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We are friends who love making simple food look beautiful. We hope our recipes will inspire you to get into the kitchen this season. Aoife McElwain works in front of the camera writing the recipes and styling the food, while Mark Duggan works behind the camera to make sure it all looks as delicious as possible. We work with editors such as Killian Broderick and music supervisors like Nialler9 to make sure that our finished videos look and sound as smart as possible. We work with brands like Glenisk and Folláin to help them create delicious video content for their online platforms. When we're not making videos, we write a weekly column called Speedy Suppers on Thursdays in The Irish Independent. Aoife writes the recipes and styles the food while Mark takes the photographs.  

vegetarian chilli


A number of years ago, when I was just learning how to cook, I entered a chilli making competition, purely for fun (though I think some competitors took it a little more seriously than I). There were around twelve competitive pots of chilli for our judge to taste. A number of us, myself included, had used beef mince while the winner’s pot was a heat-packed delight of slow cooked hunks of beef. Before then, it had never even occurred to me to use “proper” meat in chilli. Of course, mince is much faster to cook but there’s no comparison to the taste and texture that comes from a slow-cooked hunk of beef such as brisket that has been braised in a smokey tomato sauce.

When I seek the comfort of chilli, and want it to be speedy, I make a vegetarian chilli rather than using mince. This is the same base that I use for my meat chilli. When I have the time, rather than using mince meat, I use cuts like beef brisket (your butcher should have some) or regular stewing beef for my chilli pots. It means the cooking time is longer, certainly, but the flavour of the end result is well worth it. And you’re not toiling over the pot as your brisket cooks. You just let it bubble away for upwards of three hours while you get on with your life.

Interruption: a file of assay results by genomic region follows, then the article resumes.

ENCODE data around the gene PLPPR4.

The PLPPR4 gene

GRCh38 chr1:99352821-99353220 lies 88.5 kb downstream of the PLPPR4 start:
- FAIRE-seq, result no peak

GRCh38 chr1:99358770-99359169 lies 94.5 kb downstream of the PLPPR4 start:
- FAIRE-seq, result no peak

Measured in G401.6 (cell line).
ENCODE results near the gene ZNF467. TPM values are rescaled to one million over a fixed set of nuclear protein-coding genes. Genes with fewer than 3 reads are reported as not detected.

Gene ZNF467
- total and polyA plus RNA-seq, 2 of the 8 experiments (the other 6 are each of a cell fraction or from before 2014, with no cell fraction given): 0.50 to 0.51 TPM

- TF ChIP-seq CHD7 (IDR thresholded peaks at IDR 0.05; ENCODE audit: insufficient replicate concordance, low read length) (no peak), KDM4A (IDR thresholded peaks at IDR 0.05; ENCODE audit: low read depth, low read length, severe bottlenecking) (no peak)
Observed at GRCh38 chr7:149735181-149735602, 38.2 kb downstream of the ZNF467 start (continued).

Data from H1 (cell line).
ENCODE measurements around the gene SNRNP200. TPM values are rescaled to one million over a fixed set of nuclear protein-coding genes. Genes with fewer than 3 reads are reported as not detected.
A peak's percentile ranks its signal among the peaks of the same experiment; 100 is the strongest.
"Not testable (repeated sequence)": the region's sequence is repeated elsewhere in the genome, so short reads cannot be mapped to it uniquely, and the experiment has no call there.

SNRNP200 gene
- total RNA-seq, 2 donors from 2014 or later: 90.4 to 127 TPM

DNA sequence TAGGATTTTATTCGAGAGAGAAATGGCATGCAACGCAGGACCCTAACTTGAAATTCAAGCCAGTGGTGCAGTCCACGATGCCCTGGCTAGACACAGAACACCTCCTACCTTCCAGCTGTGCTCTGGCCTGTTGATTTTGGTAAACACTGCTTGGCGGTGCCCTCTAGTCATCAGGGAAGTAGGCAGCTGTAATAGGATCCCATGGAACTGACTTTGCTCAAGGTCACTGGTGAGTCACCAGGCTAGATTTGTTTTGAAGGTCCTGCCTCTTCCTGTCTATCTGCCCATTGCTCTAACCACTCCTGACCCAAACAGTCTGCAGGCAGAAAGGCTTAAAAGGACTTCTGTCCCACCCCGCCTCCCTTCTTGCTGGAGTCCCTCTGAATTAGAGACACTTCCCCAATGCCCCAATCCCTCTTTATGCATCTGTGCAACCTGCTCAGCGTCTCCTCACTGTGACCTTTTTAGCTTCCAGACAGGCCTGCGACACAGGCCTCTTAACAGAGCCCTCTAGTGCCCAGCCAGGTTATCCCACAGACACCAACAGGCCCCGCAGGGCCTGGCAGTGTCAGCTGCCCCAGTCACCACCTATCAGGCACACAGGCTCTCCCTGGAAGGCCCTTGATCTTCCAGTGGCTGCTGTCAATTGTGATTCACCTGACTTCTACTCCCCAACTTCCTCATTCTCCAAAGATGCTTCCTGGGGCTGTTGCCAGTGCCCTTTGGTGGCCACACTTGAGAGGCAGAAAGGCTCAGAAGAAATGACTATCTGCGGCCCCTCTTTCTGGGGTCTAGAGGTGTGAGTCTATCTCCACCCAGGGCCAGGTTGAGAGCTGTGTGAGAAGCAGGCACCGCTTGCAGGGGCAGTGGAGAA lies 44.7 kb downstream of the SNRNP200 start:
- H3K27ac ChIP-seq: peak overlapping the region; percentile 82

But, of course, this type of chilli is better suited for a weekend supper when you have time to get the chilli on the hob three to four hours before dinnertime. To include meat, brown it off at the beginning of the process and then set aside until you’re adding your spices and tinned tomatoes. Then you let it simmer away until the meat is tender. By all means, if you like mince, please feel free to add to the recipe at the same steps as the brisket. But do consider trying the beef brisket chilli approach on a day off soon.

The meat-free chilli pot is ready within an hour and it’s just as comforting as a meat-loaded chilli, particularly when you go heavy-handed on the heat and smokiness. Rather then using fresh or powdered chilli, go for a dried and smokey chilli. I find using chilli flakes is more reliable in terms of controlling the heat. I’ve found that some fresh chilli peppers can turn out to be very mild (or extremely hot), and I’ve found that this is less so when using dried chillis.

Vegetarian Chilli


1 red onion

1 red pepper

2 cloves of garlic

2 teaspoons of chilli flakes

2 teaspoons of smoked paprika

1 teaspoon of ground cumin

2 x 400 ml tins of chopped tomatoes

1 tablespoon of sugar



1 cooked corn on the cob

1 x 400ml tin of kidney beans

Yogurt or sour cream

Half a ripe avocado

Small bunch of fresh coriander

1 lime


1. Add a glug of olive oil to a large heavy-based saucepan and heat over a medium to high heat. Peel and finely slice the red onion. De-seed and slice the red pepper. Gently fry the onion and red pepper for 10 mins, until the onion is translucent.

2. Peel and finely dice the garlic. Add the garlic to the onions and pepper, along with the chilli flakes, smoked paprika and ground cumin. Stir well and cook for 1 minute. Add the tins of chopped tomatoes, the tablespoon of sugar and a generous pinch of salt and pepper. Mix everything together well and simmer for 20 minutes, until the chilli sauce has thickened and looks glossy rather than watery.

3. Use a sharp knife to remove the corn kernels from the cob. Drain the kidney beans and rinse them under cold water. Add the corn and the beans to the chilli. Simmer for another few minutes until the corn and the beans are warmed through. Serve the chilli in bowls topped with a dollop of yogurt or sour cream, a scoop of ripe avocado flesh, a few sprigs of fresh coriander and a slice of lime on the side for squeezing into the chilli.

Storecupboard Essential: Chillis

The best source of dried chillis in Ireland is Picado Mexican Pantry in Dublin 2. If you can’t visit their shop, their online shop ( is fully stocked and ready to blow your socks off. If you prefer using fresh chillis, you should place your order with The Irish Chilli Farm in Roscrea. This family business have been growing chillis on their land since 2014, after noticing that one of their favourite ingredients was being flown in from afar. Order fresh chillis from them on

This recipe first appeared in The Irish Independent on Thursday 12th January 2017

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